Saturday, July 16, 2005

With age, wisdom?

In the comments section of my recent post about the direction of political change, neuroconservative asked:

I wonder what you (and the other neos here) think your younger self would have made of your older self? More broadly, how do you imagine that thinking liberals encode the fact that neo-cons exist but neo-libs don't? This is hard for me to answer, since I have always been conservative.

Interesting question, I think. My guess is that my younger self would have ascribed it to a phenomenon I’d always heard about—that of people in general growing more conservative as they grow older. As a young person, I probably would not have thought much about why such a thing might occur. I probably would have thought it to be some sort of natural phenomenon, like getting wrinkles or gray hair or sagginess or all those other signs of fusty old age that of course were never, never, ever going to happen to me.

The fact that one might actually grow wiser with age, or might increase one's store of information about history and human nature and what it all means, would probably have been a somewhat alien concept to me at the time. Sad, but true.


At 7:18 PM, July 16, 2005, Anonymous Anonymous said...

But then, I am a neo con Liberal. I don't think that my way of viewing the world has changed at all. I review the writings of Woodrow Wilson, of John F. Kennedy, of Lyndon Johnson and FDR. I find a recurring theme throughout all of these writings...peace is good, but war is needed...people in the world deserve democracy, deserve freedom, and this is IMHO a Liberal value. The non-Liberal value is to think that those OTHER people are not worthy of democracy, that we cannnot "realistically" change them, and so we must choose amongst dictators if we are to do business with the world. When Communism was the greates threat, that may have been the only option, but now...we have other options. I consider this "Liberal" thinking...and not conservative in the traditional sense of that word.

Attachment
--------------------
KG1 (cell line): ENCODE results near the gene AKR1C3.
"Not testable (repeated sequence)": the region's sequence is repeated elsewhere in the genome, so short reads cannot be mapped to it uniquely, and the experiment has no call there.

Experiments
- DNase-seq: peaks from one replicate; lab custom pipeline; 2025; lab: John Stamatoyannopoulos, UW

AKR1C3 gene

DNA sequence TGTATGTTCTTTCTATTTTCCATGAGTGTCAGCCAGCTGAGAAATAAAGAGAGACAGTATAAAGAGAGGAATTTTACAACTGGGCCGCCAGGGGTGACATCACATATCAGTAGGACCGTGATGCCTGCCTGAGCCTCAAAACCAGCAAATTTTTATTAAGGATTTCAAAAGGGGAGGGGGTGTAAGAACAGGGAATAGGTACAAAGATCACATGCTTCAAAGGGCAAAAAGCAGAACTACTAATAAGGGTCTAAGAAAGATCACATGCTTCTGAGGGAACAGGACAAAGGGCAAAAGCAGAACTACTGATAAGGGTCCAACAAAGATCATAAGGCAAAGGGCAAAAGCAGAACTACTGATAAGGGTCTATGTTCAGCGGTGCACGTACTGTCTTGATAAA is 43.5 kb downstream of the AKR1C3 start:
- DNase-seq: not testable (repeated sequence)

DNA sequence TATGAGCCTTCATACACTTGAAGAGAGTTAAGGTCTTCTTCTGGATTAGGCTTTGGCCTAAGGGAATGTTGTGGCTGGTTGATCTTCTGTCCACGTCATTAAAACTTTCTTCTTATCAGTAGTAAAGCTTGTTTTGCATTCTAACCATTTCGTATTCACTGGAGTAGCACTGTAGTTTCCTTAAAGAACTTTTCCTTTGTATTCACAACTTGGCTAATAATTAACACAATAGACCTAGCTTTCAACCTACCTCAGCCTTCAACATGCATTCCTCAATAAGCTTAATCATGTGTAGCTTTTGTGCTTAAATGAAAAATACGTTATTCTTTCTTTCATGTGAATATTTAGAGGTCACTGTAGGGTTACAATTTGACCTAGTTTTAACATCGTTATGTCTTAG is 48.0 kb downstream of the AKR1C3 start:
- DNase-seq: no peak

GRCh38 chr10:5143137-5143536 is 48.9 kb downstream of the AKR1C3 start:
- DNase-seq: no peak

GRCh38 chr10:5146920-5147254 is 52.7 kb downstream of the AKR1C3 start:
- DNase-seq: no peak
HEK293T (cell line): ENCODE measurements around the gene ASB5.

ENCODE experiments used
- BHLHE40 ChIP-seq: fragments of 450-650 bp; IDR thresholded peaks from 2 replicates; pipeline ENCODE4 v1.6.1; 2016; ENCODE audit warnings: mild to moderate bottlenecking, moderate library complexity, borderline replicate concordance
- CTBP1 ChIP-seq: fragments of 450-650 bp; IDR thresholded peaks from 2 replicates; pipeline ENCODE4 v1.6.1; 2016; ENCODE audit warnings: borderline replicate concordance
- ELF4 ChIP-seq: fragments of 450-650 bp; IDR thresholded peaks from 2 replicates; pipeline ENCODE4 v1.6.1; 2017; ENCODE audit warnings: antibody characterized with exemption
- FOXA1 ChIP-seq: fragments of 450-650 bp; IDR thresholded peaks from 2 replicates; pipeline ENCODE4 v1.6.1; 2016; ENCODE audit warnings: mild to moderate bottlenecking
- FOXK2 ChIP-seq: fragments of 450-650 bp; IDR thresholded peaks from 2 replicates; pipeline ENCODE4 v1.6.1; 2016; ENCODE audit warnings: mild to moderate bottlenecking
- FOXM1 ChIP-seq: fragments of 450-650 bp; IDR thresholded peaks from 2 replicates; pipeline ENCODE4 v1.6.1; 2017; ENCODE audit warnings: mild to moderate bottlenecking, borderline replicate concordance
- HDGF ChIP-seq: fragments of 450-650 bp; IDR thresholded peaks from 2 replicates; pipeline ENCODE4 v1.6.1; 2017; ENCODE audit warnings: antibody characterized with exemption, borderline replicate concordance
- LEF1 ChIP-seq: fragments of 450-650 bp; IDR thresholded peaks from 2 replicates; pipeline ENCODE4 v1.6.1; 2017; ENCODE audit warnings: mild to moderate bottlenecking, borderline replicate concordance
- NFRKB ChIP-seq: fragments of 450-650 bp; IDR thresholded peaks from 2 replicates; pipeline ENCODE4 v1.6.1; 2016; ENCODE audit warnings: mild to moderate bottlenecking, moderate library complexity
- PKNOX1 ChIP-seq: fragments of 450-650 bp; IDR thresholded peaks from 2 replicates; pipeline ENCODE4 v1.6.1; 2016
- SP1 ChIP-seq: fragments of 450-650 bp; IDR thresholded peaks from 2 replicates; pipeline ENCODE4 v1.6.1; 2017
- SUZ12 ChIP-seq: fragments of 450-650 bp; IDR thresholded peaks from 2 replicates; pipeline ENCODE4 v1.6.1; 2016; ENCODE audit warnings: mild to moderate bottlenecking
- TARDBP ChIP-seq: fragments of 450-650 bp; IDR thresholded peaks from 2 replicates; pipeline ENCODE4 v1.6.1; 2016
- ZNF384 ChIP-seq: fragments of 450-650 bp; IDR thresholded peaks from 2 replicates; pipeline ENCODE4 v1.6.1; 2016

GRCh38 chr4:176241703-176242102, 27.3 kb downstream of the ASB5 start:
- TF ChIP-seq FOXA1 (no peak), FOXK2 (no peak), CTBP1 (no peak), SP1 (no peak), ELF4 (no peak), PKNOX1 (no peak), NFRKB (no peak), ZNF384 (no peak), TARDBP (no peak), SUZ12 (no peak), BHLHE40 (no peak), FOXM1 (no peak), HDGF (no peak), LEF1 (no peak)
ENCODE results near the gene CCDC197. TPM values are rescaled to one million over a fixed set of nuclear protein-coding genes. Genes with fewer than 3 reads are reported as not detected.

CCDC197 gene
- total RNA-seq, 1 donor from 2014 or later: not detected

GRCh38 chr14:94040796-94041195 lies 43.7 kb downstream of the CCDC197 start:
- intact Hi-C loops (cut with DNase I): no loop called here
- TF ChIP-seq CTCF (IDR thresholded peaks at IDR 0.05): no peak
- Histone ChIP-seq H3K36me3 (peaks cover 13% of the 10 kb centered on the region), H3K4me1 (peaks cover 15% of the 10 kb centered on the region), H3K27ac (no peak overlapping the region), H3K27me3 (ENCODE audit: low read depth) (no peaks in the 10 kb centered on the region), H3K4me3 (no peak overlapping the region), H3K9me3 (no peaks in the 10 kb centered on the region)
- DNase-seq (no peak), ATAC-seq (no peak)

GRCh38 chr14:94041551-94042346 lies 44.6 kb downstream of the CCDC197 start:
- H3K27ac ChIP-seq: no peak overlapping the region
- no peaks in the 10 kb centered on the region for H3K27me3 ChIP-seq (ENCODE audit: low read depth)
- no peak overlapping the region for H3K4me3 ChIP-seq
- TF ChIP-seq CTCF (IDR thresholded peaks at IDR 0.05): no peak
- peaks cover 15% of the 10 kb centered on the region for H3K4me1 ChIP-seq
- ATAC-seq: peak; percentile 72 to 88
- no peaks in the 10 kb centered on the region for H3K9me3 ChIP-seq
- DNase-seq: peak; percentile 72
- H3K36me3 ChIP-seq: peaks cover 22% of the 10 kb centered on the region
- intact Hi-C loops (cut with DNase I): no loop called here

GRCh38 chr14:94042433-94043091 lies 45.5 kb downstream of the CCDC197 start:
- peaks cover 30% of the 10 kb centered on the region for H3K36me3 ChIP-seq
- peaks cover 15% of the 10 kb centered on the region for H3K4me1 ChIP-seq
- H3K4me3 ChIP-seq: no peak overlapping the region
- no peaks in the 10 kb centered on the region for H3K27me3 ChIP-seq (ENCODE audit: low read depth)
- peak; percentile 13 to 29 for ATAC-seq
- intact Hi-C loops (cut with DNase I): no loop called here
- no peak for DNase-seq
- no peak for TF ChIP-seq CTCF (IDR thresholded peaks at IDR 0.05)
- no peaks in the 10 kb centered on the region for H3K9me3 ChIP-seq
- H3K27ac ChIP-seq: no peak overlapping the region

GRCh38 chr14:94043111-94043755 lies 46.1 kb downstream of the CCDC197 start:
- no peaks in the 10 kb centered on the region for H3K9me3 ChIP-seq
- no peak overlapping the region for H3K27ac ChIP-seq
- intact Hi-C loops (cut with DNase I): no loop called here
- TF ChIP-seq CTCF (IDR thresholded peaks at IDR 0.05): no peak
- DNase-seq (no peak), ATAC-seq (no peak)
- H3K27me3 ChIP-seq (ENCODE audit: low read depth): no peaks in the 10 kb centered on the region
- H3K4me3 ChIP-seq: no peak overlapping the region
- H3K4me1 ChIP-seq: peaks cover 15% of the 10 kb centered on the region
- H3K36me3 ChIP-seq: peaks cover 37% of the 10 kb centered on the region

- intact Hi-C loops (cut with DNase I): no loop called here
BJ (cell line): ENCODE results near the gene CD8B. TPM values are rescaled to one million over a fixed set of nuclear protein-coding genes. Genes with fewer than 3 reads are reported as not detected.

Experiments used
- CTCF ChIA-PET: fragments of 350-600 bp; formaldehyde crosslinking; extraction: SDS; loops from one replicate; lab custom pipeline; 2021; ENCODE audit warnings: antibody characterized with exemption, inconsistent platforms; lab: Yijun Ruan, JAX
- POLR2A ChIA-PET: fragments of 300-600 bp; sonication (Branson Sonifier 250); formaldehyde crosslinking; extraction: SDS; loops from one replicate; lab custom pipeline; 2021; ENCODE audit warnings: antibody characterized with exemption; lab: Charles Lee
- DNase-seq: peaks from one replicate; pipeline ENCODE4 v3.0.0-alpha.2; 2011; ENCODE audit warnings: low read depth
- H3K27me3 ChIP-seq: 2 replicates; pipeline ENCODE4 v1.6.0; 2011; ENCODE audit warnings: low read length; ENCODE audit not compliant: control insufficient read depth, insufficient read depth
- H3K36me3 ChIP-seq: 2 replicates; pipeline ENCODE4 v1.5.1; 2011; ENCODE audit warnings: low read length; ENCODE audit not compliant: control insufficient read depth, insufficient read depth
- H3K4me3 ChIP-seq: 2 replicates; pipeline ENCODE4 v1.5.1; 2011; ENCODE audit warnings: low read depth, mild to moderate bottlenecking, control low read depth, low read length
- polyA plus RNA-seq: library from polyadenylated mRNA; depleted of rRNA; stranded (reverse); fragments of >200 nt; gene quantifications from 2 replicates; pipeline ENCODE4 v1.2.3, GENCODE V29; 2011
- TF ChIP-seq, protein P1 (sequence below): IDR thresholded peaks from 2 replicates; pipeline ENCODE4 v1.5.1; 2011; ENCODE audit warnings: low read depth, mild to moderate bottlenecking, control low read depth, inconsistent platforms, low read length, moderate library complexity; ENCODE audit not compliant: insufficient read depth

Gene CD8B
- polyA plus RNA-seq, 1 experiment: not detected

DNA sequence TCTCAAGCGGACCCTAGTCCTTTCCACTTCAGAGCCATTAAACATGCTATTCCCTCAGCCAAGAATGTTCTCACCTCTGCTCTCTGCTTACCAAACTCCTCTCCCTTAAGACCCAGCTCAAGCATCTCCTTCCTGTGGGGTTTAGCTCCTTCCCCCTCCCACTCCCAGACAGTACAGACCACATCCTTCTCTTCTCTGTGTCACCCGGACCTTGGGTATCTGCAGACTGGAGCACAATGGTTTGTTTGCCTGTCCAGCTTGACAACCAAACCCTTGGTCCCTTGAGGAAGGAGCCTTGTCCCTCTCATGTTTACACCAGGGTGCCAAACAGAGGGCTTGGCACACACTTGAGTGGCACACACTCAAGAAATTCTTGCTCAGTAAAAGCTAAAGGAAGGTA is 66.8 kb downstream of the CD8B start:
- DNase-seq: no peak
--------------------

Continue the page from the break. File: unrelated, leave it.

However, it is quite difficult to get a neocon to define domestic positions, and that is where I cannot say that I would fit in amongst conservatives.

I've always wanted to email neo-neo con and ask the question:

How do you reconcile your foreign policy thinking, with liberal thinking on social and economic issues?

At 7:18 PM, July 16, 2005, Anonymous Anonymous said...

Oh...that was Emmunah

At 6:59 AM, July 17, 2005, Blogger Troy Stephens said...

There's potential for confusion here, since "neoliberal" has an existing meaning -- but I gather in this context neuroconservative was offering "neo-lib" as a description of someone in the process of tentatively changing from conservative to liberal. (?) Also, I thought "neocon" was more a designation of a particular branch of conservatism and its philosophy, rather than a label for someone who is either in the process of converting to (neo)conservatism or at least momentarily allied with (neo)conservatives out of a shared position on some issues. An appropriate designation for either of the latter would I guess be, er, "neo-neocon"? (Curse the tangled web of awkward terminology!)

I part ways with neocons on many domestic issues myself, having in my own move away from the left come to consider myself to be more "libertarian" ... but then again, I (respectfully) disagree with the set of libertarians who have opposed the Iraq war on libertarian principles, so in that sense maybe I am really more of a "neo-neocon"?

At 12:54 PM, July 17, 2005, Blogger Tom Grey said...

As a Libertarian Paternalist / conservative, the issue about young idealism socialist heart vs. older, realistic conservative is also about children.

They need help and protection, in ways young adults don't.

The act of praying, like any action taken repeatedly, is certain to change one. If open to becoming more spiritual, it will be a way to meditate on eternity, or on God, or on how to behave better.

Or on mercy, that personal quality which most easily allows the wronged individual to live and let live -- while still supporting law and justice in society, the punishment of criminals.

A "Just War" is needed to stop injustice by unjust rulers. Such rulers, AFTER they are overthrown, should be given "mercy" in the minds of their victims, and victim survivors (spouse, child, parent) so as to allow that victim to live more joyously, with less bitterness. Prayer helps.

At 1:09 AM, July 20, 2005, Anonymous Anonymous said...

I too find the original question an interesting one. As a 28 year-old neocon, I would answer it this way:

With a desire for wisdom, comes wisdom. The only thing age has to do with it is that the older one gets, the more likely they are to develop a desire for wisdom.

Freakonomics puts forth an interesting study of school choice that backs up this idea. One chapter details how a student who simply desires a better school will outperform his peers that do not desire a better school, regardless of whether or not the school district grants them the choice.

It follows that a person who seeks wisdom will find it.

Now, to tie this all back to the neocons...

Those who appreciate wisdom should appreciate the neocon viewpoint, as it is the result of a coordinated effort to understand the world after the fall of communism.


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